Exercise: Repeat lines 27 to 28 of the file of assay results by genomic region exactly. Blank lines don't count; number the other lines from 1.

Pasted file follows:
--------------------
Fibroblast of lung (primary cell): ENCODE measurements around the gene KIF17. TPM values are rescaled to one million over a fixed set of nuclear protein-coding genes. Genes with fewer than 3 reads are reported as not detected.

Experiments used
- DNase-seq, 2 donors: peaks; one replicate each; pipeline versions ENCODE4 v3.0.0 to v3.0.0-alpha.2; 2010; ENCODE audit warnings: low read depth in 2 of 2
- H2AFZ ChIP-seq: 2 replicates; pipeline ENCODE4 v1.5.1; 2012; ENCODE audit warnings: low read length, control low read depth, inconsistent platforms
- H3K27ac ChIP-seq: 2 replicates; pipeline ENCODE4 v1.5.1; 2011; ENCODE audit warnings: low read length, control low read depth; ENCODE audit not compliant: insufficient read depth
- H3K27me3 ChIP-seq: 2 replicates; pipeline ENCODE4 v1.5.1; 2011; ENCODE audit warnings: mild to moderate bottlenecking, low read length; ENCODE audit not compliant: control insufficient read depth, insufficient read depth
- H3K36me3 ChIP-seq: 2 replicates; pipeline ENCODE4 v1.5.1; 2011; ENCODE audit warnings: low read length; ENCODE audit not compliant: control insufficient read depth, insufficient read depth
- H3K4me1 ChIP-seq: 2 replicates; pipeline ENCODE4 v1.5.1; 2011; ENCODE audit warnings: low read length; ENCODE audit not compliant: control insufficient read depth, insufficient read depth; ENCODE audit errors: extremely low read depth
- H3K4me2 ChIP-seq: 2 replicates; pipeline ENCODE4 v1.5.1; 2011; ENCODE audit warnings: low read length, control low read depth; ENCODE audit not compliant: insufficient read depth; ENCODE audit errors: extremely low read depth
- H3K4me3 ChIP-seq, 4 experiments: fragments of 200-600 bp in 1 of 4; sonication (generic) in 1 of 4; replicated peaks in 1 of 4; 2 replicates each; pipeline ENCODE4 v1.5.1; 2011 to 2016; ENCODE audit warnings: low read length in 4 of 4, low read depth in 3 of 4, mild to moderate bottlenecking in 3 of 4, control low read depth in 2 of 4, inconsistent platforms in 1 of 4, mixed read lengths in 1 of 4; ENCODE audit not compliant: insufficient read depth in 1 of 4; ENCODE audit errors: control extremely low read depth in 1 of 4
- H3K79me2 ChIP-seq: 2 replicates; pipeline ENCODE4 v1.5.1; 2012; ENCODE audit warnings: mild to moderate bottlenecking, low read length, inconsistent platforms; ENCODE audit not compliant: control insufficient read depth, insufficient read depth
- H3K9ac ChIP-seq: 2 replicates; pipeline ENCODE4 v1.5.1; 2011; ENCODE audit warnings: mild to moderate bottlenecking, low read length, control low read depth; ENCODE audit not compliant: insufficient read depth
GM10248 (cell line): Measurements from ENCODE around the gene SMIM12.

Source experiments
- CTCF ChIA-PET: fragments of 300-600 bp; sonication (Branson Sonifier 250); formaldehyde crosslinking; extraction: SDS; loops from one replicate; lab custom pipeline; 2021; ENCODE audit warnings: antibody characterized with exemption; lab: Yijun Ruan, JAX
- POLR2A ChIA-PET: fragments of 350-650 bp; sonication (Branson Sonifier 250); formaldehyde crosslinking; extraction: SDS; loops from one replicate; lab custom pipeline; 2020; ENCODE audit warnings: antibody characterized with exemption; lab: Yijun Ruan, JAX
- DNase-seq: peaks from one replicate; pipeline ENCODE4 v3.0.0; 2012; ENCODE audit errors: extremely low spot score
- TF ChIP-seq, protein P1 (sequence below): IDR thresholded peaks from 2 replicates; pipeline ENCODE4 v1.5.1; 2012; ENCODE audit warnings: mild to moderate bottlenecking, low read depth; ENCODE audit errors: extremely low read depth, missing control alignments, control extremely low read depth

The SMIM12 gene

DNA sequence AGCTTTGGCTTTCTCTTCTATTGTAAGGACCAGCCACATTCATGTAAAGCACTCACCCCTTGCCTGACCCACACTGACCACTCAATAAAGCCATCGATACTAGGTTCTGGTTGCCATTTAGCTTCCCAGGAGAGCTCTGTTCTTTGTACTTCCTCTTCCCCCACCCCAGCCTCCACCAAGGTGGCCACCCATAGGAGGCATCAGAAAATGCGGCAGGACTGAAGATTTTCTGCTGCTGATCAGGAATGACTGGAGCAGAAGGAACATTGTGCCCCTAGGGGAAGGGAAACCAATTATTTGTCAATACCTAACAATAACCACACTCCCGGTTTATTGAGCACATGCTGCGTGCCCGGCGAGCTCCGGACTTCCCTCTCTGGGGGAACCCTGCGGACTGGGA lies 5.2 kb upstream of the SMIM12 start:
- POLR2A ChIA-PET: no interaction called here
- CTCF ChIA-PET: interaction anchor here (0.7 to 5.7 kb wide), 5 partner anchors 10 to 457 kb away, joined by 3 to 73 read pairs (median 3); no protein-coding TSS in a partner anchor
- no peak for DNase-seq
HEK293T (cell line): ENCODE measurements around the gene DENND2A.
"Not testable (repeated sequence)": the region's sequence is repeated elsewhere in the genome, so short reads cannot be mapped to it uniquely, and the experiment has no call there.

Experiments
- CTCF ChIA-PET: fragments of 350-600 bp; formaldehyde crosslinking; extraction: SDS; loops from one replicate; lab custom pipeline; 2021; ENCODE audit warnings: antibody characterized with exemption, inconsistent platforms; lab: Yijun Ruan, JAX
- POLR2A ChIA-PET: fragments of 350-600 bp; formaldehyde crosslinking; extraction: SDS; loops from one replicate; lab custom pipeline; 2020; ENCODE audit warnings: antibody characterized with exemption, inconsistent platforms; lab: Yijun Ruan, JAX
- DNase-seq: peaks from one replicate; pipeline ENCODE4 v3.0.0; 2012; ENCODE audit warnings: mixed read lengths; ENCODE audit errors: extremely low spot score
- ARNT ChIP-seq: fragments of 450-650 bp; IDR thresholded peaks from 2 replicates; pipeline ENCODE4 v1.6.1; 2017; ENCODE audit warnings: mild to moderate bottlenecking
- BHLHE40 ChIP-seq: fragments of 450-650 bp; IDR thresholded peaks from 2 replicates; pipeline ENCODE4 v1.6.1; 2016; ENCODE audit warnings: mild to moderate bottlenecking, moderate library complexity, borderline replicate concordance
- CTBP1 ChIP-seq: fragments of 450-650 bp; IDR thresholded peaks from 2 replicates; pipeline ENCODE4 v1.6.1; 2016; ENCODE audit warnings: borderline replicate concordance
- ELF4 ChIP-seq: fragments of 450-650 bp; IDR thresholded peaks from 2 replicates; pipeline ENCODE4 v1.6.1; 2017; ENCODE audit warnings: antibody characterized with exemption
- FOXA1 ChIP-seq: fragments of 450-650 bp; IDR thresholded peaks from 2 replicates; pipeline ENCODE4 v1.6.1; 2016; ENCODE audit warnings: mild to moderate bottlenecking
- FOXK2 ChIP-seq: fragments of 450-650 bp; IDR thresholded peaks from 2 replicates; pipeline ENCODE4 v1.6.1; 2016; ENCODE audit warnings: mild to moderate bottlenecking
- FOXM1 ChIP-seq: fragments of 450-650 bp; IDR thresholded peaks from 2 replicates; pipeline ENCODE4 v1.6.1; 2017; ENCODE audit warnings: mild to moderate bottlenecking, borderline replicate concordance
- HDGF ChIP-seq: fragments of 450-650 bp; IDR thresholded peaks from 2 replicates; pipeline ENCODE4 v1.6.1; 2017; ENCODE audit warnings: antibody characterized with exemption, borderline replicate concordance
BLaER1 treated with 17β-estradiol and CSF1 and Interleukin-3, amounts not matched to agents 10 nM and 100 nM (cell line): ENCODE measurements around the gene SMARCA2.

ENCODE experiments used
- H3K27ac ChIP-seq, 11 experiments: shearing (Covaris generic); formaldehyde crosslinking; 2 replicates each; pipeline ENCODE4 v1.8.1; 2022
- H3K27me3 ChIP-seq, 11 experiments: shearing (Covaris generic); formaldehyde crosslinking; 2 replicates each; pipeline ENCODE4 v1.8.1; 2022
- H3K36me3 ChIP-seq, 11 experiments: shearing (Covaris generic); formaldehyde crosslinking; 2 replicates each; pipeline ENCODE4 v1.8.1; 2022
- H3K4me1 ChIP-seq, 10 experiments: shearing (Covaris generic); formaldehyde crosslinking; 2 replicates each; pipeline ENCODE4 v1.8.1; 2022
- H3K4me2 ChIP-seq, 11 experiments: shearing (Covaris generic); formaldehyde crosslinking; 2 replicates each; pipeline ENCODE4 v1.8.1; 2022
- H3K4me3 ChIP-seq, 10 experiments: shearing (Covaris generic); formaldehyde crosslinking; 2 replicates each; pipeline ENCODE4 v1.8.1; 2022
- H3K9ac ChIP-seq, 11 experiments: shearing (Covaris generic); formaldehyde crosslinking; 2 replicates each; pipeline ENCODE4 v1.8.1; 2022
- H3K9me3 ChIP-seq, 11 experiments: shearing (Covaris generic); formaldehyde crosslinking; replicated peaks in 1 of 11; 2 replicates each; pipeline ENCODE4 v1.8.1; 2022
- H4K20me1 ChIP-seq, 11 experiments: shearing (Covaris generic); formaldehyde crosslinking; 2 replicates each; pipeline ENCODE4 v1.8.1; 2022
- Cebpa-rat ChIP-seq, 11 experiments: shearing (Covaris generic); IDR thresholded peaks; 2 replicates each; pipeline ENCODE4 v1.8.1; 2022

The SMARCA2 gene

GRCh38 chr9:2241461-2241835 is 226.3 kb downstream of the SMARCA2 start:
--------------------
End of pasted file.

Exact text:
- CTCF ChIA-PET: fragments of 350-600 bp; formaldehyde crosslinking; extraction: SDS; loops from one replicate; lab custom pipeline; 2021; ENCODE audit warnings: antibody characterized with exemption, inconsistent platforms; lab: Yijun Ruan, JAX
- POLR2A ChIA-PET: fragments of 350-600 bp; formaldehyde crosslinking; extraction: SDS; loops from one replicate; lab custom pipeline; 2020; ENCODE audit warnings: antibody characterized with exemption, inconsistent platforms; lab: Yijun Ruan, JAX